Taylor and her friends share many trials and tribulations together as the story progresses, and by the end of the book, we learn that Taylor's ideas about family and community have evolved and changed. While in Oklahoma waiting on adoption papers for Turtle, Taylor looks through a horticulture encyclopedia. She finds there a picture of wisteria (that Turtle calls bean trees) like the kind that grows in Tucson. What catches Taylor's interest, is that wisteria can't grow without microscopic bugs called rhizobia. These bugs aren't part of the wisteria, but they enable it to grow. She says, "the wisteria vines on their own would just barely get by...but put them together with rhizobia and they make miracles...It's just the same with people" (TBT 305).

Later, while on the phone, Lou Ann (who's self esteem has grown immensely), tells Taylor "don't get mad, but I told somebody that you and Turtle and Dwayne Ray were my family" (TBT 309). Taylor listens to Lou Ann's explanation and finally says, "I guess you could say we're family" (310) (emphasis added). I think Taylor learns that caring deeply for others and being involved in their life, and letting others into her life to care for and appreciate her unique qualities, has strengthened her individualism like the rhizobia and the wisteria, and like them, she achieves a supportive balance.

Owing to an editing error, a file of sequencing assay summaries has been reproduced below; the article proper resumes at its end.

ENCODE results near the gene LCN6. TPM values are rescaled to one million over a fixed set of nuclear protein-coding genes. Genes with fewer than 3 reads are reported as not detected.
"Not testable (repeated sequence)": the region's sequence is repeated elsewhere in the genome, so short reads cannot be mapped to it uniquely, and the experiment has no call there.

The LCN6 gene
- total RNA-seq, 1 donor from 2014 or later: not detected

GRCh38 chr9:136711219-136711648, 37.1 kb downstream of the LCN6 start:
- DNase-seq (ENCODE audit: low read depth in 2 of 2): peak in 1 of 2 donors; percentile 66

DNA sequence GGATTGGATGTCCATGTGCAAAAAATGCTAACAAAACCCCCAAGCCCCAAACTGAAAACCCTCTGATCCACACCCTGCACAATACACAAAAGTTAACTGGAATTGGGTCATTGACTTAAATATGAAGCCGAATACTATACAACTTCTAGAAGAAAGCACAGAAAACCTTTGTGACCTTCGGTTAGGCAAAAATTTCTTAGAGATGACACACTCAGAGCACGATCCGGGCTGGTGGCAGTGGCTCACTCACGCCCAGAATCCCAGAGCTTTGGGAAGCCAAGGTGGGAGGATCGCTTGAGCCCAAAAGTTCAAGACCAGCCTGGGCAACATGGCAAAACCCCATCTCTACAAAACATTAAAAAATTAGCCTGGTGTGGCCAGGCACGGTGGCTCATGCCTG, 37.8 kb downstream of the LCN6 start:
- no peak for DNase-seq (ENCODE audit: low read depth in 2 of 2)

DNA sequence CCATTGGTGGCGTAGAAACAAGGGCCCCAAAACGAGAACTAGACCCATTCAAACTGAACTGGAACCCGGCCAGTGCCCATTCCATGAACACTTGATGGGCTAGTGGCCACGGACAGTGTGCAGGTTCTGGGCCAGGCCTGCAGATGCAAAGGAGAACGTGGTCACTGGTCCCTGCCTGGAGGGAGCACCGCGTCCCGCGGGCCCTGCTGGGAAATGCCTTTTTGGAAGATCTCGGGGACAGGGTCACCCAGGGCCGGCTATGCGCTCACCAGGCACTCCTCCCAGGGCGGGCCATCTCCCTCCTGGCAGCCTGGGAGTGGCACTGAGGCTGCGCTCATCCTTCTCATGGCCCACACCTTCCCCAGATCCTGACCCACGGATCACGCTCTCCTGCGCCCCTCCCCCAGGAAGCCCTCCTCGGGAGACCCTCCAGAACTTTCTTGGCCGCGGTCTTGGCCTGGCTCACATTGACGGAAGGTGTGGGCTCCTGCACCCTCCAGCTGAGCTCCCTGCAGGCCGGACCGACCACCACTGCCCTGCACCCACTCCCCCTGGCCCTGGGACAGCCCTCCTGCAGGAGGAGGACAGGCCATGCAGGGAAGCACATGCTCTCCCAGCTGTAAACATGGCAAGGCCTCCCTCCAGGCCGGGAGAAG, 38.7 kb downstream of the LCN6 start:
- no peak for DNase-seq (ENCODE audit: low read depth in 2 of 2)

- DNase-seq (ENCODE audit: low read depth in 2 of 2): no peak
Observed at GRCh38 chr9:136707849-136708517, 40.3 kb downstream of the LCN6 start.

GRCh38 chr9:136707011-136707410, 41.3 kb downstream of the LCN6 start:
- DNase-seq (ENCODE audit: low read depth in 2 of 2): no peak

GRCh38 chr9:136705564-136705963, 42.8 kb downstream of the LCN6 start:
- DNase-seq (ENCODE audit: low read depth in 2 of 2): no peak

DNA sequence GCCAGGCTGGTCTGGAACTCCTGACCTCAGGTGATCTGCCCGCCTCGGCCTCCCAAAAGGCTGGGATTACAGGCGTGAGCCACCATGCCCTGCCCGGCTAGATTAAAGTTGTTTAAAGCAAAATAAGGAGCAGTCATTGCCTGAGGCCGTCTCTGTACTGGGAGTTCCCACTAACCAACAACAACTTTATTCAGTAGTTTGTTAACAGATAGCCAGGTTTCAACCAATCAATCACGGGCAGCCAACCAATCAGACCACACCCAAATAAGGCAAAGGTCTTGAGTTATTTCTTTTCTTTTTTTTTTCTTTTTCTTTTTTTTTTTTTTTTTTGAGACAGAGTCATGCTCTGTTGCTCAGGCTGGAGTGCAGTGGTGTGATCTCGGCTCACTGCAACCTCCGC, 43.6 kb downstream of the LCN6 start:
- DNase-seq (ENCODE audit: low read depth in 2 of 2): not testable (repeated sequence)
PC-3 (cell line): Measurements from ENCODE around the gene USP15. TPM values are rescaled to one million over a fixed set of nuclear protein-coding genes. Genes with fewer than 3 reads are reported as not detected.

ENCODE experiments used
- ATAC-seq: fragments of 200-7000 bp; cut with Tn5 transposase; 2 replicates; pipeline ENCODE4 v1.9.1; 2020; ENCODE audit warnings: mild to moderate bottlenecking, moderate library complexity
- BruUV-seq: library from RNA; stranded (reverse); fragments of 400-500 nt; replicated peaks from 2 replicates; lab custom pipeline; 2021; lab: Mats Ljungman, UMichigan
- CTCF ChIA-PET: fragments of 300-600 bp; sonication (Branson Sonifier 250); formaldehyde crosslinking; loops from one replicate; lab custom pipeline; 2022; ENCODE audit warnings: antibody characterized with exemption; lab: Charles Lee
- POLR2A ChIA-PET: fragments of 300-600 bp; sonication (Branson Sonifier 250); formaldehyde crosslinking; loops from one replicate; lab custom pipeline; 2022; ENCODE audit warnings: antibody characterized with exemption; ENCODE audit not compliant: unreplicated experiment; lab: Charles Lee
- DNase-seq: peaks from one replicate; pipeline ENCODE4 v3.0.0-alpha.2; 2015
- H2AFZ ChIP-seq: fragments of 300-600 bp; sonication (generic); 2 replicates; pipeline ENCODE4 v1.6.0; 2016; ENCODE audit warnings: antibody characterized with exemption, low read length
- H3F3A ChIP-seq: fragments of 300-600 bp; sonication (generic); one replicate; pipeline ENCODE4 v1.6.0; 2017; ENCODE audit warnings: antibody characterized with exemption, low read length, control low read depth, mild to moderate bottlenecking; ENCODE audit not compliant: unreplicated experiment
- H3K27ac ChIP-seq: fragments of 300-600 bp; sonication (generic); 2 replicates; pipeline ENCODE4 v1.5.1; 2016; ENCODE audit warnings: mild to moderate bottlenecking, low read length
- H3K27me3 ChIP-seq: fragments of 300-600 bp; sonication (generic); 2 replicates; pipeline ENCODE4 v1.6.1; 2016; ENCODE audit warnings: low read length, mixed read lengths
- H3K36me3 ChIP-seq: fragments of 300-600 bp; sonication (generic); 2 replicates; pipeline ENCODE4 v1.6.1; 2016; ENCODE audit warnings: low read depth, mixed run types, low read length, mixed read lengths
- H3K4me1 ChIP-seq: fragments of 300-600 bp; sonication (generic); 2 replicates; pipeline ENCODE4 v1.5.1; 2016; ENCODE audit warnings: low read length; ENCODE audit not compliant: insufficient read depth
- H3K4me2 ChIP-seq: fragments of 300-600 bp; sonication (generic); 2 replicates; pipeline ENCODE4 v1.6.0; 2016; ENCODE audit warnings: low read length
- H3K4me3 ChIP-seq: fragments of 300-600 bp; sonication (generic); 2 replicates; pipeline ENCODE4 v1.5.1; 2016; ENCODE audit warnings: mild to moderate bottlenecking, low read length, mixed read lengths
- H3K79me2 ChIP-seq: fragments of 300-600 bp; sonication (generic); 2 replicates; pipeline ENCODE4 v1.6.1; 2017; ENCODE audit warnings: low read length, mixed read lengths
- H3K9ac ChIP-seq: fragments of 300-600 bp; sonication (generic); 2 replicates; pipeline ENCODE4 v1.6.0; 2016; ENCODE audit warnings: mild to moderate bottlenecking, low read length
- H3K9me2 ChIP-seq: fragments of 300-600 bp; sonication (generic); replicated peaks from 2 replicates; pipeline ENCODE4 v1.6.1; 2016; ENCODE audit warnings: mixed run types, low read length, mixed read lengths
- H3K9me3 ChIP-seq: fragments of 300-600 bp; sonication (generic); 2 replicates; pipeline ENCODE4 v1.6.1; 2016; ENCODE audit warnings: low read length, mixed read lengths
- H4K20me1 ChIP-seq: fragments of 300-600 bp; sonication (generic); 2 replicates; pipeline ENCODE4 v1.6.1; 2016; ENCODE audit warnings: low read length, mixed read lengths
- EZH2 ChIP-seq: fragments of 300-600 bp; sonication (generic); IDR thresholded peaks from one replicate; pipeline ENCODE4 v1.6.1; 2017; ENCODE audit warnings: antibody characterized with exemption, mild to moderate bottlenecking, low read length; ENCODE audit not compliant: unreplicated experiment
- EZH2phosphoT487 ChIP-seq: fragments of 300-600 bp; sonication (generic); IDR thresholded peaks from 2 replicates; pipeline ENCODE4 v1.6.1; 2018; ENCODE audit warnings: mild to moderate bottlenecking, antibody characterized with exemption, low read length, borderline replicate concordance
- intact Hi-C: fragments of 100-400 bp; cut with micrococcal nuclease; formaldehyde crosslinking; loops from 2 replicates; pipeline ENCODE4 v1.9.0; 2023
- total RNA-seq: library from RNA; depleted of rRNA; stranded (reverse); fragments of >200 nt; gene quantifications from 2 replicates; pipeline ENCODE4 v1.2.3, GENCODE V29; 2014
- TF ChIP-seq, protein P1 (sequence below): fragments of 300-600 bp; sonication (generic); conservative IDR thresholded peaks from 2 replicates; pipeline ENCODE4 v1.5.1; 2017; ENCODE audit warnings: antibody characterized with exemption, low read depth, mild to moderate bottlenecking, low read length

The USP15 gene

I feel that Barbara Kingsolver's book The Bean Trees renews the idea of community as family. Kingsolver agrees, relating a need for new stories she tells us, "we need stories that can help us construct, reconstruct the value of, of solidarity, of not, not the lone solo flier, but the family, the community, the value of working together" (Gergen).

I also believe that The Bean Trees broaches new territory in the development of the American novel by creating a theme of unity and balance between the self and the family community. In an interview by Kurt Jensen, Kingsolver clarifies this when she says, "I don't really see a lot of people living a life where they are combining themselves with other people, but are also preserving their autonomy, holding on to a kind of reserve that can keep them happy" (Jensen). I think that is precisely why Kingsolver felt impelled to write The Bean Trees. I believe she wanted to make what she felt is an important statement about balancing an independent sense of oneself, that is so prominent in American culture, with a renewed sense of a caring family community.



DeMarr, Mary Jean. Barbara Kingsolver A Critical Companion. Connecticut: Greenwood Press, 1999.


Faulkner, William. As I Lay Dying. 1930. New York: Vintage Random House, 1990.


Frederic, Harold. The Damnation of Theron Ware. 1896. New York: Prometheus Books, 1997.


Gergen, David. "Barbara Kingsolver". NewsHour Online. 24 November, 1995


Hawthorne, Nathaniel. The Blithedale Romance. 1852. New York: W. W. Norton & Company, 1958.


Jensen, Kurt. "I Start with a Question". Elliot Bay Books. May 1992.


Kingsolver, Barbara. The Bean Trees. New York: Harper Paperbacks, 1988.


Lazaroff, Catherine. "The Bean Trees: Lessons in Life". Webster's Weekly. 13 July 1994.